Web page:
Monthly Archives: June 2018

How Enforcement Impacts Trucking Safety

As a professional truck driver, you know, when you are operating on a crowded road or highway, someone is looking out for your safety. And while some truck drivers may inherently take a dim view of enforcement, the individuals who work as enforcements officers on our nation’s roads and highways are completing a critical job.

On average, on any given major stretch of interstate highway, there are hundreds – if not thousands – of commercial motor vehicles on the road. Enforcement officers help to keep both truck drivers and passenger car operators safe. But what are enforcement officers looking for?

Watch Those Brakes

One of the most common things that gets an enforcement officer’s attention is an unreadable front plate. Once rigs are on the side of the road for an inspection, thin brake linings are also a big violation. With big hills winding through narrow mountain passes, thin brakes can be deadly dangerous. Enforcement officers are trained to look for them and they will not hesitate to dial up a violation if serious.

In some cases, if a brake pad on the trailer is stuck to the drum, it may not release when it is supposed to, which could cause major friction problems on downhill runs. Air loss could compound the problem, causing an even greater safety concern.

Here is one thing to note, while all troopers can stop a commercial motor vehicle for inspection, only certified commercial vehicle enforcement officers can complete a full inspection. Still, certified inspections officers can also write big tickets.

Trucks Can Do Damage

With the nation’s infrastructure under increasing strain, the increase in freight traffic does no one any favors. Cities and towns that exist along trucking routes simply don’t have the capital to maintain long term bridge and road upkeep, especially in light of inaction at the Federal level.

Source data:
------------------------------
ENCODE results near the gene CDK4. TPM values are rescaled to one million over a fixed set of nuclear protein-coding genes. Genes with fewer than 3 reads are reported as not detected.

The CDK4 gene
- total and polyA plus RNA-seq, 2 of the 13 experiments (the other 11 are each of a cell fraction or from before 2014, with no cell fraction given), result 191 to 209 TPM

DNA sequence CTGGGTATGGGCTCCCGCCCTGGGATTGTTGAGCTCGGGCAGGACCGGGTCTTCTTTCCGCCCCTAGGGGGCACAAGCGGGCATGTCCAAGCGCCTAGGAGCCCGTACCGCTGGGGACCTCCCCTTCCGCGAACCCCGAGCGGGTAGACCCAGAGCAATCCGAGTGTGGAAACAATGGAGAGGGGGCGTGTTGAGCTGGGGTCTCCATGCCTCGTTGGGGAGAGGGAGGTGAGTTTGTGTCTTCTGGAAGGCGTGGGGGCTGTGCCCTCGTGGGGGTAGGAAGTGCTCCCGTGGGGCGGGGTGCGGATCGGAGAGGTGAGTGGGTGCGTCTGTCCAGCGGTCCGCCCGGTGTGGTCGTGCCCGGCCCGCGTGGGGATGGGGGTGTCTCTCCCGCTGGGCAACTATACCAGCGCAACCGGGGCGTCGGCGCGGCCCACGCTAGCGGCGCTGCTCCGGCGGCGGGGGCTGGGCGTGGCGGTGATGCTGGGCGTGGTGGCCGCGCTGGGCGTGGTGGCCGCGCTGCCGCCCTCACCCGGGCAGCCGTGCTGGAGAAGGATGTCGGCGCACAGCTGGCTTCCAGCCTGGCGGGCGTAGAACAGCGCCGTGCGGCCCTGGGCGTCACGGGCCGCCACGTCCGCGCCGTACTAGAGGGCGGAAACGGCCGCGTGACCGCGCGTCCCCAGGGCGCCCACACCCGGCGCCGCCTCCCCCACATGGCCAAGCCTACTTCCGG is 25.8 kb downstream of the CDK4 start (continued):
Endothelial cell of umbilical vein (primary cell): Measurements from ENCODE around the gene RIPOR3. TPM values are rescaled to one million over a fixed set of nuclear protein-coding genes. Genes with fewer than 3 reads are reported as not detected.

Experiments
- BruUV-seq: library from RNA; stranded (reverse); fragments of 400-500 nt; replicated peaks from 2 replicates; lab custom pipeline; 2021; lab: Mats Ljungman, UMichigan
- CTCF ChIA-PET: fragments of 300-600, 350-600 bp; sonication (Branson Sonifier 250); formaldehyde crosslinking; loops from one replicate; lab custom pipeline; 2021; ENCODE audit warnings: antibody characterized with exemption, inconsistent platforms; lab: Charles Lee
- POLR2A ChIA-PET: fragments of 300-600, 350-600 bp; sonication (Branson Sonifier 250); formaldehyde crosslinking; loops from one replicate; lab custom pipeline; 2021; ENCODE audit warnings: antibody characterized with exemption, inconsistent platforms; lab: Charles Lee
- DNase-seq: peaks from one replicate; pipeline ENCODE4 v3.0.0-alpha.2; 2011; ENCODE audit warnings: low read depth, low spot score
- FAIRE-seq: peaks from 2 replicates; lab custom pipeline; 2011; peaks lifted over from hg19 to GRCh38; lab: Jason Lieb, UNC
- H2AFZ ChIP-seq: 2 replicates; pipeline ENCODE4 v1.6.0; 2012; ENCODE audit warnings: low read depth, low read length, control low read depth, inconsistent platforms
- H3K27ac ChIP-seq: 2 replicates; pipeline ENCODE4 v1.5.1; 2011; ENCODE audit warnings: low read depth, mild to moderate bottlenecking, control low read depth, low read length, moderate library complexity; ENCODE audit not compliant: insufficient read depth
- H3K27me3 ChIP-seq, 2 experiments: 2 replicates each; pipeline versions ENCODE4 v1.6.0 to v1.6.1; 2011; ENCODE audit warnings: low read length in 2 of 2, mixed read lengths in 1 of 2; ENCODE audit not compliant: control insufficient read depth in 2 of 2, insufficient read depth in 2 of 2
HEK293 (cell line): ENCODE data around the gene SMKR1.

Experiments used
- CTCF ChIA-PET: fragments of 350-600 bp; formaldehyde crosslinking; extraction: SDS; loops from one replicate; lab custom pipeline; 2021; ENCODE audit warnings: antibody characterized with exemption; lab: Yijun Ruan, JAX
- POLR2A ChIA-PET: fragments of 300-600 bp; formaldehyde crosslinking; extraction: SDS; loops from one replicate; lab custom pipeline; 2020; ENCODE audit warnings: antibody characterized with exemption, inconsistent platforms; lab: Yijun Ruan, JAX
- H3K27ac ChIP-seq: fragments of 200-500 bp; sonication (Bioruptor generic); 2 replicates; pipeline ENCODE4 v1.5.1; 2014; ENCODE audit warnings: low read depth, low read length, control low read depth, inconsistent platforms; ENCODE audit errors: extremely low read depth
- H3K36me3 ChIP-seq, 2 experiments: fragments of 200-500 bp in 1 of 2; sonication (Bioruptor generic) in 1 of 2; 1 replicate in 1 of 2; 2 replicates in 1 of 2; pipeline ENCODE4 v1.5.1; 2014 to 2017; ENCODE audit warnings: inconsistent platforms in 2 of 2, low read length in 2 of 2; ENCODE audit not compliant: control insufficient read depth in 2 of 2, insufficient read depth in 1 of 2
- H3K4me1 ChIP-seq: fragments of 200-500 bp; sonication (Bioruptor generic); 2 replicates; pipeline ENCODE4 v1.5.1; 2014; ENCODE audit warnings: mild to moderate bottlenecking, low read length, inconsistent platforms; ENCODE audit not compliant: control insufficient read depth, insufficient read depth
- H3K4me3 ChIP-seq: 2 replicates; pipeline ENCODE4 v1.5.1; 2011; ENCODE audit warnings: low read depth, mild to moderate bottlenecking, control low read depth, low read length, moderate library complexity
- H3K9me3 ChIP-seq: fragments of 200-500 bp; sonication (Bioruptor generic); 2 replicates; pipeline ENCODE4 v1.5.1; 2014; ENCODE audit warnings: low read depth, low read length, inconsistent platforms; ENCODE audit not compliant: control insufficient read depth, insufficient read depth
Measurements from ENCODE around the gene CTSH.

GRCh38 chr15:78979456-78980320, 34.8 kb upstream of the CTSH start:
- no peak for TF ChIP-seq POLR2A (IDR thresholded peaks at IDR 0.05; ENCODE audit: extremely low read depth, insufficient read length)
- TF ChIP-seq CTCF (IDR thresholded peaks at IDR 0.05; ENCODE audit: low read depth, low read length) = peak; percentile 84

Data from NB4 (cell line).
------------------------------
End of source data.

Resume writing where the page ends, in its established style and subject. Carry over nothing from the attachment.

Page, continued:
But why are big rigs so tough on roads? It is estimated that one fully loaded tractor-trailer is equal to around 1,000 cars on the road. This is where weigh stations come in. Weigh stations are used to collect data for pavement research and inspections.

If municipalities are having problems keeping their roads and highways maintained as it is, how are they going to install new weigh stations and inspection facilities, which can run $7 to $8 million to build up and put into service?

Following the Rules

Fortunately, most truck drivers and motor carriers pay a lot of care to following the rules. Fleets should come up with innovative solutions to addressing enforcement and safety. One such example could be a monthly breakfast where the entire team gets together to discuss new safety initiatives and road conditions.

Many fleets are already turning to this method and combining it with utilizing truckers who have a long-time safety record to coach newer truck drivers on what they should expect from an inspection or enforcement action. It is important to focus more on the safety aspect than the dollars and cents.

If there is one Golden Rule of trucking, it is to never put trucks on the road that shouldn’t be on the road. Enforcement officials do a great job at spotting trucks with low-hanging wires, dirty plates, cracked windshields, or cargo that has not been properly tarped.

The last thing a motor carrier or owner-operator wants is a violation simply because they did not conduct a proper pre-trip inspection and ensure their vehicle(s) was in proper working order before it hit the road. Stay out of enforcement’s cross hairs, but at the same time appreciate the job they do. Because they do it for you.

Necessary Steps To Prevent Cargo Theft

Cargo theft is an ever-increasing problem. The age of technology has provided tools for motor carriers to safeguard their cargo, but it has also provided thieves with new toys in their endeavor to steal freight. Professional freight cargo thieves are sophisticated, whether it be through the use of jamming devices or road obstructions, they aren’t resting on their laurels.

Motor carriers looking to ensure their precious cargo does not end up in someone else’s hands need to employ comprehensive freight security programs and countermeasures. Dispatch should have real-time monitoring of cargo shipments across the fleet through tracking technologies and software programs.

Looking at Embedded Technologies

Covert cargo security measures include embedded technologies. When location, status, time and condition data can be transmitted back to headquarters the moment dispatchers need to know it, cargo theft is mitigated. Even more, partners who have been in the game for a long will offer additional services.

Does the cargo security firm you are partnering with utilize critical activity alerts, cargo monitoring, shipment tracking, and analytical reporting measures? There must be a high level of communication between the end points. Still, there are technological limitations.